Hiring for Your Lab

Hiring for Your Lab

Hiring the right people can make or break the work that happens in your lab, but choosing the right candidate can feel overwhelming. How will you really know if they are the right fit? Truthfully, you won’t be 100% sure until the new hire starts and you see them in action, however, there are steps you can take during the hiring process to make you feel as confident as possible. Today we are sharing some of our top tips for hiring new employees in your lab.

Maintain a professional network

When it is time to begin seeking out candidates, it will be much easier if you already have a network of contacts who either may be interested or who may know people in their own networks that might apply. Candidates who are referred by someone you trust can help you make choices during the initial vetting process.

Don’t forget to think about soft skills

Labs are often small and you will be working closely with whoever you choose to hire, as a result, you should consider how willing the candidate is to get along with others and how well you think they will fit amongst your existing team. Someone may have the most impressive resume, but if you think they will cause conflict and disagreement in your lab it is best to keep looking.

Don’t overlook references

We have all been to the job interview where the employer asks for references and then never actually contacts them. This is likely because doing so can be time consuming and even a little awkward. However, speaking to people who know your candidate well can give valuable insights. Of course, it is a major red flag if a reference does not speak highly of a candidate, but even beyond this these conversations can give you a better idea of their strengths and weaknesses.

Keep an updated presence online

If your lab has active social media channels, candidates will be able to use the information on your pages to further inform whether or not they want to apply. This can help reduce the number of applications you get from people who are not a good fit. Additionally, the interview process will be even more meaningful because candidates will have this additional insight into the work that you do.

Look for potential

In a lab setting, you may find yourself hiring students who have less experience than an older candidate. Students can be amazing assets to your team because of their commitment and willingness to learn. When hiring students, look for those who have a genuine interest in the project and who aren’t just looking to amp up their resume.

Consider their publications

If you are hiring a postdoc, you will want to review what publications they have under their belt. However, this is a situation where quality really is better than quantity. By this point, a postdoc should probably be the lead author on 1-2 papers. Look into what work was contributed, not just how many papers name a given candidate.

Don’t be afraid to seek help

If you do not feel you have the time to dedicate to seeking out and thoroughly vetting candidates, you may consider outsourcing to a company that specializes in this type of work. While this can be a big investment, especially if you are on a tight budget, it is one that can really pay off. Onboarding a candidate who is not a good fit and then having to start the entire process over is also expensive, so you want to do your best to get it done right the first time.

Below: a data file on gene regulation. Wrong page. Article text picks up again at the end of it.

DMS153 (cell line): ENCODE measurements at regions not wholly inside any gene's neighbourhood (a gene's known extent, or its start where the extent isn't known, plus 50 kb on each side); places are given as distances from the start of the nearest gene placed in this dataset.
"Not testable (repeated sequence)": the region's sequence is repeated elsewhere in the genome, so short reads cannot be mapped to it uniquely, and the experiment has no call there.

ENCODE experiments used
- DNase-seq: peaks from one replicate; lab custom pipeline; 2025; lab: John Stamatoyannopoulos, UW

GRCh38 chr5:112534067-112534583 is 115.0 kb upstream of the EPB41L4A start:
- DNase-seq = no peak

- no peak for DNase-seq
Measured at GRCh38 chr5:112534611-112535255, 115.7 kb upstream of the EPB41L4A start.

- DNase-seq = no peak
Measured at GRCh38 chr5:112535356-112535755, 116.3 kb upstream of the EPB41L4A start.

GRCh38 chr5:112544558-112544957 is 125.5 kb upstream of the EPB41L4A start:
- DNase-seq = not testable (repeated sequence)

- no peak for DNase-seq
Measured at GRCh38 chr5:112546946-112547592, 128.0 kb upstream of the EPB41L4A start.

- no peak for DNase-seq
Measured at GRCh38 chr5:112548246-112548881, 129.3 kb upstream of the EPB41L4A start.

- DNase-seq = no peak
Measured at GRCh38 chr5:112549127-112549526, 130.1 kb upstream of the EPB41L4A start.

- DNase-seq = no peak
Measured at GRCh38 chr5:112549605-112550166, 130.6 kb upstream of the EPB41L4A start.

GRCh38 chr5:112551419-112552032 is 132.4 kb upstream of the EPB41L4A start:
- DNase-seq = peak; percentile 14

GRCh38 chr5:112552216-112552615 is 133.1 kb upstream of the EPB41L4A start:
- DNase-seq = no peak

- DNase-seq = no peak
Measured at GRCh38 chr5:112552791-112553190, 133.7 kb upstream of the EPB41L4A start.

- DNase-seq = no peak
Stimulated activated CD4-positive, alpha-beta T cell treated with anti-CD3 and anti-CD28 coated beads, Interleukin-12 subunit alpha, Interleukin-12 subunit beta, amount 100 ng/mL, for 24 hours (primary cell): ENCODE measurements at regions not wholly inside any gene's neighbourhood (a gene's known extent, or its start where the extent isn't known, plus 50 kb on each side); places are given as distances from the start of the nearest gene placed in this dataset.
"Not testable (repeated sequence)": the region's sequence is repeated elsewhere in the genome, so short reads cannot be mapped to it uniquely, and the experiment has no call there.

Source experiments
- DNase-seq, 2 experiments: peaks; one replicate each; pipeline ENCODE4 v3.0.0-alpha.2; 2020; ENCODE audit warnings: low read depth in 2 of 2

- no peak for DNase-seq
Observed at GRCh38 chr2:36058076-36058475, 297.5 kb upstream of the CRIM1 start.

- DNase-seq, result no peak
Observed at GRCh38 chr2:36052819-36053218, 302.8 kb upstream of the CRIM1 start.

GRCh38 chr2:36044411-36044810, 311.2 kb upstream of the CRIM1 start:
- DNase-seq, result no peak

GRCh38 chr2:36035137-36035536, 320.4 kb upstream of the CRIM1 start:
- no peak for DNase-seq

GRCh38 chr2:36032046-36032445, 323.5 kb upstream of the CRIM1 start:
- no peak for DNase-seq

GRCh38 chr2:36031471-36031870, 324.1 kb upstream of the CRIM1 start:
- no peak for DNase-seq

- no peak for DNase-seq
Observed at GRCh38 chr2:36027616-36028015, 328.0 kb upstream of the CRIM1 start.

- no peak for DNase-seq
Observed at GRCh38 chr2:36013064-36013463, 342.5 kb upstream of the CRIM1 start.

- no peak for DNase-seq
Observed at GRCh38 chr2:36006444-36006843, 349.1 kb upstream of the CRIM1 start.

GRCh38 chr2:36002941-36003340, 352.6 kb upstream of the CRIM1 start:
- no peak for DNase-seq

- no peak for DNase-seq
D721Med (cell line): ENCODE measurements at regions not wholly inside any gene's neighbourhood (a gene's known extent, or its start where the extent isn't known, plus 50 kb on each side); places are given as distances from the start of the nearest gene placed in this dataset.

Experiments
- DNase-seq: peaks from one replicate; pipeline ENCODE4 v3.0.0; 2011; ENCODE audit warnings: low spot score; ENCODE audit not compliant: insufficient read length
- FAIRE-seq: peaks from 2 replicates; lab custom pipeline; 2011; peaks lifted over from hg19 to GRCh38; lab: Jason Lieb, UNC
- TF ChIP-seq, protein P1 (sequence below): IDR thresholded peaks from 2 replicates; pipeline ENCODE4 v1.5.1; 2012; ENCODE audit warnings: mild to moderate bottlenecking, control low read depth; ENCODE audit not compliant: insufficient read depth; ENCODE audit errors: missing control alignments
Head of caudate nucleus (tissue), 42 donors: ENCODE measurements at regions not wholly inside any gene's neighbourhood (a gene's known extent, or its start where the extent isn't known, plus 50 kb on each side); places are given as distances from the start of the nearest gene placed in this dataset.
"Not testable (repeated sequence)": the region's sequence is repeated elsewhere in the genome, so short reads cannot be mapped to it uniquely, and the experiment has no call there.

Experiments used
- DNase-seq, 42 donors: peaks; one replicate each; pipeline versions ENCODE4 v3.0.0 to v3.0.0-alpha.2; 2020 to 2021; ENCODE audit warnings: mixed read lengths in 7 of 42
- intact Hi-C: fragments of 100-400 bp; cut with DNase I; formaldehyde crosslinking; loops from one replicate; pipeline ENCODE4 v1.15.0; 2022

Make a good impression

When interviewing candidates, remember that you don’t just have to like them, they also have to like you! Don’t spend all of your time interrogating your candidate, be sure to give them an overview of the lab and their role, allow them to ask questions, and consider setting up time for them to chat with a current employee at a similar level to the position they are applying for so that they have a full picture of what it’s like to work in your lab.

Read between the lines

Use the information on candidate resumes to teach you more about them beyond just what experience and technical skills they have. Use the descriptions of their work to determine what kind of person they are. For example, are they a critical thinker? Do they remain flexible in difficult situations? Looking to deduce these types of traits can help you make better choices in deciding which candidates to interview.

Keep your options open

Phew, you have finally found the perfect candidate and you are ready to make an offer. Time to email everyone else and let them down gently, right? Wrong! Until your top candidate has officially accepted your offer, you want to keep your other leading choices on stand-by in case your top candidate does not take the position. Otherwise, you will be left starting your job hunt from scratch.

We hope these tips help you to find the top talent for your lab! Do you have your own hiring tips? Share them with us on Twitter, @Conserisapp. Happy hunting!

Conseris is a data collection app designed with researchers in mind. Conseris makes it easy to collect, store, and analyze the unique types of data you need for your project. Learn more here.